International Energy Agency (IEA) in its report revealed that about 93 million Nigerians out of the total population of 170 million (54.7 percent) lack access to electricity.
IEA saidNigerianotwithstanding its position as Africa’s largest economy has been unable to solve its energy problems. Like several other countries in sub-Saharan Africa, many Nigeria’s national electrification rate is poor at 45 percent, compared to South Africa’s 85 percent and Egypt’s 100 percent.
IEA however notes that fixing the energy sector in sub-Saharan Africa, a development Nigeria should be heralding, is key to the region’s socio-economic development.
“Economic and social development in sub-Saharan Africa hinges critically on fixing the energy sector,” said FatihBirol, IEA Chief Economist. “The payoff can be huge; with each additional dollar invested in the power sector boosting the overall economy by $15.”
The report says urban electrification in Nigeria is 55 percent, while rural electrification is 35 percent.
Looking further into the future, the IEA report shows that there are actions that could boost the economy of Nigeria and sub-Saharan Africa as a whole, by a further 30 percent in 2040, and deliver an extra decade’s worth of growth in per-capita incomes.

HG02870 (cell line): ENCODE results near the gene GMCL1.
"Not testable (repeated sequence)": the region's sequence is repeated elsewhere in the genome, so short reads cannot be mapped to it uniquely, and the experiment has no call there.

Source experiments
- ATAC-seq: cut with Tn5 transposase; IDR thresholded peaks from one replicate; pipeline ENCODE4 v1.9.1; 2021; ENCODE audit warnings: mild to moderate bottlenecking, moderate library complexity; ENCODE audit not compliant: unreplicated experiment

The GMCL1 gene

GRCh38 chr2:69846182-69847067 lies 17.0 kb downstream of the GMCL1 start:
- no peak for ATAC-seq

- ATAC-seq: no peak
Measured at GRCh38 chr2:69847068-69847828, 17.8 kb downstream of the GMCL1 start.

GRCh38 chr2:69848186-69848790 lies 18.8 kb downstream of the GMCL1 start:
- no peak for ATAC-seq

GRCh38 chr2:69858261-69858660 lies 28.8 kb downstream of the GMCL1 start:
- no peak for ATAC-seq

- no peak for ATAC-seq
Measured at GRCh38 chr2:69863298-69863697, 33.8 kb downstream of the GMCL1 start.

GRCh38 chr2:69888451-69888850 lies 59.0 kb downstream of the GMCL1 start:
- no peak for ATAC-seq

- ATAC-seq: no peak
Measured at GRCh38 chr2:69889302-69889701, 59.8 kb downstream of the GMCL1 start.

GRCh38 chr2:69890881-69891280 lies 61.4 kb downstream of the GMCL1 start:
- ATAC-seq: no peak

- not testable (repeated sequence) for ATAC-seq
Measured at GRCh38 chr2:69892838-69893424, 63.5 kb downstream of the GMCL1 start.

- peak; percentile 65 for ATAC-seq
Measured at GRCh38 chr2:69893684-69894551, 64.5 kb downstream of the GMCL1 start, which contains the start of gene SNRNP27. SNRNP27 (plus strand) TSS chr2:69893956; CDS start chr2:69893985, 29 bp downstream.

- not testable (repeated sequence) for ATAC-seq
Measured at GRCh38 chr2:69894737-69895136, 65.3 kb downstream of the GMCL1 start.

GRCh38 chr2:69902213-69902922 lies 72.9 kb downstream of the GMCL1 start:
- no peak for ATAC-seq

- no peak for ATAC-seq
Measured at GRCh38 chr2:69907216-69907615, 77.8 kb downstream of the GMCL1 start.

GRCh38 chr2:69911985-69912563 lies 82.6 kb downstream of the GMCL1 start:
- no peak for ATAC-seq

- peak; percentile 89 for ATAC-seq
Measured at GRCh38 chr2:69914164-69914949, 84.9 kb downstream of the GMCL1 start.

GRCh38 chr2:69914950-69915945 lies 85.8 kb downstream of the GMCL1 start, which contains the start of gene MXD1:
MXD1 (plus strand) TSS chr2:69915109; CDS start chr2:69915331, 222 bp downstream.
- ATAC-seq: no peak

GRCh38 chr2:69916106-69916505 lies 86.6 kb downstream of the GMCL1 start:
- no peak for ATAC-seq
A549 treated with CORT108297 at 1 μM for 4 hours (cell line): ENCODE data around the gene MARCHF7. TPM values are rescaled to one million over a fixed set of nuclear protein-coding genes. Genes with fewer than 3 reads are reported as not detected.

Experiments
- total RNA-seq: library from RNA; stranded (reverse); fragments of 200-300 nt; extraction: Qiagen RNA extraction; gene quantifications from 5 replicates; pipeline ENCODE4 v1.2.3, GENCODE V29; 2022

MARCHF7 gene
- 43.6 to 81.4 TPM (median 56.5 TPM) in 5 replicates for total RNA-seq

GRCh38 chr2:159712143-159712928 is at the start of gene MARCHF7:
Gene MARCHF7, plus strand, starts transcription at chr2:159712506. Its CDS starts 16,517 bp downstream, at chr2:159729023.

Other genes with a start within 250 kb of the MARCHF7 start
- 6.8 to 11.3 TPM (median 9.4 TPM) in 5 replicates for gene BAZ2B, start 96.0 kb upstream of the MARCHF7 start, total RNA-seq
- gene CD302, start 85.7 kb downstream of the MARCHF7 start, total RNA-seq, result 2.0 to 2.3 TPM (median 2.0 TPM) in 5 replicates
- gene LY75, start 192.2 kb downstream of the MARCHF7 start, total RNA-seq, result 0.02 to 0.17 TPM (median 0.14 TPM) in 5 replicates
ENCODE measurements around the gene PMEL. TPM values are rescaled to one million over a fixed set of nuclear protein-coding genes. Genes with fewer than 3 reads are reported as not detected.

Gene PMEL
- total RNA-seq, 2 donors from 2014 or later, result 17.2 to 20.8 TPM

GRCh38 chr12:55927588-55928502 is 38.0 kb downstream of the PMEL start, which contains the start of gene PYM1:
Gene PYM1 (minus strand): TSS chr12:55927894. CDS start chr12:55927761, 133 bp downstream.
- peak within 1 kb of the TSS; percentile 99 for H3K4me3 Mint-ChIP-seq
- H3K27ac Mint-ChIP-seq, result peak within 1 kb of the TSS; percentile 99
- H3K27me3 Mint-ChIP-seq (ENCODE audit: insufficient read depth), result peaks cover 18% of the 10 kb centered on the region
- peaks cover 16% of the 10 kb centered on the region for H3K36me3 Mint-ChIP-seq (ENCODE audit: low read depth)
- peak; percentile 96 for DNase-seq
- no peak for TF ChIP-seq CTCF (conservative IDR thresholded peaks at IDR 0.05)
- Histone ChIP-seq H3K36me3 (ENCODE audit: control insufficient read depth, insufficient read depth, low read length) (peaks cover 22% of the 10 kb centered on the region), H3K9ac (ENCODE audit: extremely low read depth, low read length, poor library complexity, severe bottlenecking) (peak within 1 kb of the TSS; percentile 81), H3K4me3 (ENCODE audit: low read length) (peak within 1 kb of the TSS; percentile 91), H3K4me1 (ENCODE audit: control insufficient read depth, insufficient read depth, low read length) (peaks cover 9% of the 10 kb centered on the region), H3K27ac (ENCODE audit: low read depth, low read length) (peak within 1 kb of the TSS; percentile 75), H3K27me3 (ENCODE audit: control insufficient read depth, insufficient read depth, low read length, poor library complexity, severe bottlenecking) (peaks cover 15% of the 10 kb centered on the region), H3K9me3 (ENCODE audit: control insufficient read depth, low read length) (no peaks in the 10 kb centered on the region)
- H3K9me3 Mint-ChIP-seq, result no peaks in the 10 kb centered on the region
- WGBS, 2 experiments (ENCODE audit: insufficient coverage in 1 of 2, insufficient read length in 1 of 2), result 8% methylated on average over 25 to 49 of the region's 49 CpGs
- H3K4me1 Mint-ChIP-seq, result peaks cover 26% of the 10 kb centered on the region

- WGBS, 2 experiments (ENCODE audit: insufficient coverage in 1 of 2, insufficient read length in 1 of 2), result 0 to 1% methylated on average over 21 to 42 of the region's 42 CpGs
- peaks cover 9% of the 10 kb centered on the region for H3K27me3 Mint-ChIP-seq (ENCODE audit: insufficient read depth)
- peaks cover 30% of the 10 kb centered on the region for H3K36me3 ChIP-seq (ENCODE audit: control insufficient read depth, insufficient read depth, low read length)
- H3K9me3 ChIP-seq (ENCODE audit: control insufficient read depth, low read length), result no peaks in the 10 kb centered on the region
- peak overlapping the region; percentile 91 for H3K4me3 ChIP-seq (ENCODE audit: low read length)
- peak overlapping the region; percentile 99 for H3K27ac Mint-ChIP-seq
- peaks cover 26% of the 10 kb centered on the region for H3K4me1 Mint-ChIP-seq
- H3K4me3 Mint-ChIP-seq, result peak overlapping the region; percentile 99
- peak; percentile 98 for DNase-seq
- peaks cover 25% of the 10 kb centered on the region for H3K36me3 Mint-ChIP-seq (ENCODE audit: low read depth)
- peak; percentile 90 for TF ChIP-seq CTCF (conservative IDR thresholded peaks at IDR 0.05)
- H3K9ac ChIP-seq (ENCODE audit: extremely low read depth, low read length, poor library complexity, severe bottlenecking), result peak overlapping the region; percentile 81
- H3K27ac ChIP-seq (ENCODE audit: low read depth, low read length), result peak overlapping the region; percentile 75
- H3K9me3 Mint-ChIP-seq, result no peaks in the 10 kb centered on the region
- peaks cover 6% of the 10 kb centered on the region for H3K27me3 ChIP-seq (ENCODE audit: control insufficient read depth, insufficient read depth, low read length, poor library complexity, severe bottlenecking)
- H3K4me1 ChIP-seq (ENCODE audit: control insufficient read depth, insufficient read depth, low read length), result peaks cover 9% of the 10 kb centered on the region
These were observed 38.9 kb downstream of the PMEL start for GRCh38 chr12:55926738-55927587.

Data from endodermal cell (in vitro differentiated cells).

These actions are an additional $450 billion in power sector investment, reducing power outages by half and achieving universal electricity access in urban areas, deeper regional co-operation and integration, facilitating new large-scale generation and transmission projects and enabling a further expansion in cross-border trade, as well as better management of energy resources and revenues, adopting robust and transparent processes that allow for more effective use of oil and gas revenues.
Recall, President Goodluck Jonathanlast week flagged-off the first phase of the $1 billion Azura-Edo power plant, the first fully privately financed independent power plant (IPP) in the country, located in Ihovbor/OriorOdemwende communities of Edo State.